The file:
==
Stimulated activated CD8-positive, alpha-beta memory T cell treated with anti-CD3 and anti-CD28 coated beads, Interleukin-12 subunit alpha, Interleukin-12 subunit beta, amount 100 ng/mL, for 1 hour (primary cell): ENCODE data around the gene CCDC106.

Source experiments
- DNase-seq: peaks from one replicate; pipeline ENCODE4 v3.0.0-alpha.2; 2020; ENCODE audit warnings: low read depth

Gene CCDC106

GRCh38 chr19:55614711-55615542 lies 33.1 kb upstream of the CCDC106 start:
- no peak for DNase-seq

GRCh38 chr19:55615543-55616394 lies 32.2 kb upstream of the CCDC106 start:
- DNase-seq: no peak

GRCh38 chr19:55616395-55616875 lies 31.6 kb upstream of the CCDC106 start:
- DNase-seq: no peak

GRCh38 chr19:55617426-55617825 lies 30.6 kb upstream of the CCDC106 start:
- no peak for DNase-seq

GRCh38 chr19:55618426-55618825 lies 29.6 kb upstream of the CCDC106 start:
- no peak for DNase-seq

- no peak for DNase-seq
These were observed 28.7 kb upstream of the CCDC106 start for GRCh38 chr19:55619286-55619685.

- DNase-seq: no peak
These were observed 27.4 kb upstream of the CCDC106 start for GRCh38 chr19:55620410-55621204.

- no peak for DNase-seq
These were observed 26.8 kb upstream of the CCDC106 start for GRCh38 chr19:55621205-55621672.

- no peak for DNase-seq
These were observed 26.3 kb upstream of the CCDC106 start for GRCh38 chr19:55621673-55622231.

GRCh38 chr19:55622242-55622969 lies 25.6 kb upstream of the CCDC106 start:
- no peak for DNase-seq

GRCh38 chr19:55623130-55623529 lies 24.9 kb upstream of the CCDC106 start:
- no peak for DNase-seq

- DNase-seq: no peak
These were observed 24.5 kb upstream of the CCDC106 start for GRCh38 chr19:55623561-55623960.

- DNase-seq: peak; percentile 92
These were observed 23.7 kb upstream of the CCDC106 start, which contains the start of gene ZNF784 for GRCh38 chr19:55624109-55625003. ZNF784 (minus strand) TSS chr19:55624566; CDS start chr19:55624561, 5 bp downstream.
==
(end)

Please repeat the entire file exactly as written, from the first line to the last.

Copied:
Stimulated activated CD8-positive, alpha-beta memory T cell treated with anti-CD3 and anti-CD28 coated beads, Interleukin-12 subunit alpha, Interleukin-12 subunit beta, amount 100 ng/mL, for 1 hour (primary cell): ENCODE data around the gene CCDC106.

Source experiments
- DNase-seq: peaks from one replicate; pipeline ENCODE4 v3.0.0-alpha.2; 2020; ENCODE audit warnings: low read depth

Gene CCDC106

GRCh38 chr19:55614711-55615542 lies 33.1 kb upstream of the CCDC106 start:
- no peak for DNase-seq

GRCh38 chr19:55615543-55616394 lies 32.2 kb upstream of the CCDC106 start:
- DNase-seq: no peak

GRCh38 chr19:55616395-55616875 lies 31.6 kb upstream of the CCDC106 start:
- DNase-seq: no peak

GRCh38 chr19:55617426-55617825 lies 30.6 kb upstream of the CCDC106 start:
- no peak for DNase-seq

GRCh38 chr19:55618426-55618825 lies 29.6 kb upstream of the CCDC106 start:
- no peak for DNase-seq

- no peak for DNase-seq
These were observed 28.7 kb upstream of the CCDC106 start for GRCh38 chr19:55619286-55619685.

- DNase-seq: no peak
These were observed 27.4 kb upstream of the CCDC106 start for GRCh38 chr19:55620410-55621204.

- no peak for DNase-seq
These were observed 26.8 kb upstream of the CCDC106 start for GRCh38 chr19:55621205-55621672.

- no peak for DNase-seq
These were observed 26.3 kb upstream of the CCDC106 start for GRCh38 chr19:55621673-55622231.

GRCh38 chr19:55622242-55622969 lies 25.6 kb upstream of the CCDC106 start:
- no peak for DNase-seq

GRCh38 chr19:55623130-55623529 lies 24.9 kb upstream of the CCDC106 start:
- no peak for DNase-seq

- DNase-seq: no peak
These were observed 24.5 kb upstream of the CCDC106 start for GRCh38 chr19:55623561-55623960.

- DNase-seq: peak; percentile 92
These were observed 23.7 kb upstream of the CCDC106 start, which contains the start of gene ZNF784 for GRCh38 chr19:55624109-55625003. ZNF784 (minus strand) TSS chr19:55624566; CDS start chr19:55624561, 5 bp downstream.